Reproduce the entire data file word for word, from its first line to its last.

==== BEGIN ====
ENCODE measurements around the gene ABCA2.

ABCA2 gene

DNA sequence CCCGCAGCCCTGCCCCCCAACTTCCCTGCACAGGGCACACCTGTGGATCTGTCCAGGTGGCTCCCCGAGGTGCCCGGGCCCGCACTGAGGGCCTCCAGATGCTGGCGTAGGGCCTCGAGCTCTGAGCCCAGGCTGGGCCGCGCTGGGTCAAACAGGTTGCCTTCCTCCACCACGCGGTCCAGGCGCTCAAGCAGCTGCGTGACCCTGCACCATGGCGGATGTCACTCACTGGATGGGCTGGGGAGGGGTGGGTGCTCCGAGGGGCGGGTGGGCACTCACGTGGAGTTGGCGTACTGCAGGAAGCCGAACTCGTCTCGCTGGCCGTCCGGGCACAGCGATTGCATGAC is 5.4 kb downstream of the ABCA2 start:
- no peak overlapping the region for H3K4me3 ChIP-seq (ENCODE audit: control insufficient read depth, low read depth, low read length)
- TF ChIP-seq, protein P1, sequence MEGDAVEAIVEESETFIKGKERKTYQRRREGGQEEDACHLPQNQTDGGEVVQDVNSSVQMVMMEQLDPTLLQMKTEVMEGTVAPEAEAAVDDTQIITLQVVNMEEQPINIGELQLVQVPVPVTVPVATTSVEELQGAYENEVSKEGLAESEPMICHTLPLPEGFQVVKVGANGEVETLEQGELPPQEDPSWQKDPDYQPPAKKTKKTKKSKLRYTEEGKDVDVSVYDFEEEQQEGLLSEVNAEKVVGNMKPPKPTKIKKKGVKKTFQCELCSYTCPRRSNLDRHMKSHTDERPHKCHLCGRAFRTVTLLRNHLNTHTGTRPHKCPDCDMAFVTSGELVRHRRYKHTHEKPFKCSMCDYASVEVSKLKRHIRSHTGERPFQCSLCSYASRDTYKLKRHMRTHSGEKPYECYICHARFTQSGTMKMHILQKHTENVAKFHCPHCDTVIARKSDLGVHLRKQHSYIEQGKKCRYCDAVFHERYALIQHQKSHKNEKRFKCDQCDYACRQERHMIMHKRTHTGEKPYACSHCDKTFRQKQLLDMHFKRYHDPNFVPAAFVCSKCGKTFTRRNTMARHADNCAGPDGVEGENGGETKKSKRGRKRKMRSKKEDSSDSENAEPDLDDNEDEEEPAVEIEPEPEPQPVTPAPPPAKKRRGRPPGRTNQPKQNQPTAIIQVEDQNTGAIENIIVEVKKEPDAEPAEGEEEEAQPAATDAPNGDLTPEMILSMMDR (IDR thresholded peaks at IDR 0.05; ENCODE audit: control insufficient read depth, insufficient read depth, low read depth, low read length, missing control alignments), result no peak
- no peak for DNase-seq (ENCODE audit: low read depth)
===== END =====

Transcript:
ENCODE measurements around the gene ABCA2.

ABCA2 gene

DNA sequence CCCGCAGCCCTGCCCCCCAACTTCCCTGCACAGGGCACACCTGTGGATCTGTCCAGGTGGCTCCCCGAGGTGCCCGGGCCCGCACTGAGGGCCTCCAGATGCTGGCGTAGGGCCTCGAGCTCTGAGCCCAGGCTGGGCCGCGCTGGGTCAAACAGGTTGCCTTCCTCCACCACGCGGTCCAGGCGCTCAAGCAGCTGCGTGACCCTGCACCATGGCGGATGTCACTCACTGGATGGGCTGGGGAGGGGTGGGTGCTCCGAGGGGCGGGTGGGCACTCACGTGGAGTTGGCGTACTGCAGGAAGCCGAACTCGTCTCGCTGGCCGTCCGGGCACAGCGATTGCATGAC is 5.4 kb downstream of the ABCA2 start:
- no peak overlapping the region for H3K4me3 ChIP-seq (ENCODE audit: control insufficient read depth, low read depth, low read length)
- TF ChIP-seq, protein P1, sequence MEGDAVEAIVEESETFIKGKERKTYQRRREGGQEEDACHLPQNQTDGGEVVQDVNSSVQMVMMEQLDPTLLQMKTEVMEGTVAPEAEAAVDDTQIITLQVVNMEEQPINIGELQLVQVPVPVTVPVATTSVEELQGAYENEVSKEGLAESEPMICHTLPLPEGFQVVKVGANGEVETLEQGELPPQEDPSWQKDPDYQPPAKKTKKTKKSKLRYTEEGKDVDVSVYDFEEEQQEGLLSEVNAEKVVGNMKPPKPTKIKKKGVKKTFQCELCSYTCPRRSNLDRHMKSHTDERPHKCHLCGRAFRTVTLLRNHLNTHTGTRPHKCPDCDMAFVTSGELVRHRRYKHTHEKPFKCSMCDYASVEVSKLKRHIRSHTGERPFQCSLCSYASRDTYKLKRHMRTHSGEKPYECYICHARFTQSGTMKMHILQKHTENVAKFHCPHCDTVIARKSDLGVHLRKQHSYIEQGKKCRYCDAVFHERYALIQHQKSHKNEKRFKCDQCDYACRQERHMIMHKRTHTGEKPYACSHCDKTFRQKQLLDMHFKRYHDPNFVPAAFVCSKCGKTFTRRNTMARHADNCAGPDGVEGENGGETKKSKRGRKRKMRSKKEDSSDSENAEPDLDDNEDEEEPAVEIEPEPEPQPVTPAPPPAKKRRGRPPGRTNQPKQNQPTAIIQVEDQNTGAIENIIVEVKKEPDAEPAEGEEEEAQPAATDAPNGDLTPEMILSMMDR (IDR thresholded peaks at IDR 0.05; ENCODE audit: control insufficient read depth, insufficient read depth, low read depth, low read length, missing control alignments), result no peak
- no peak for DNase-seq (ENCODE audit: low read depth)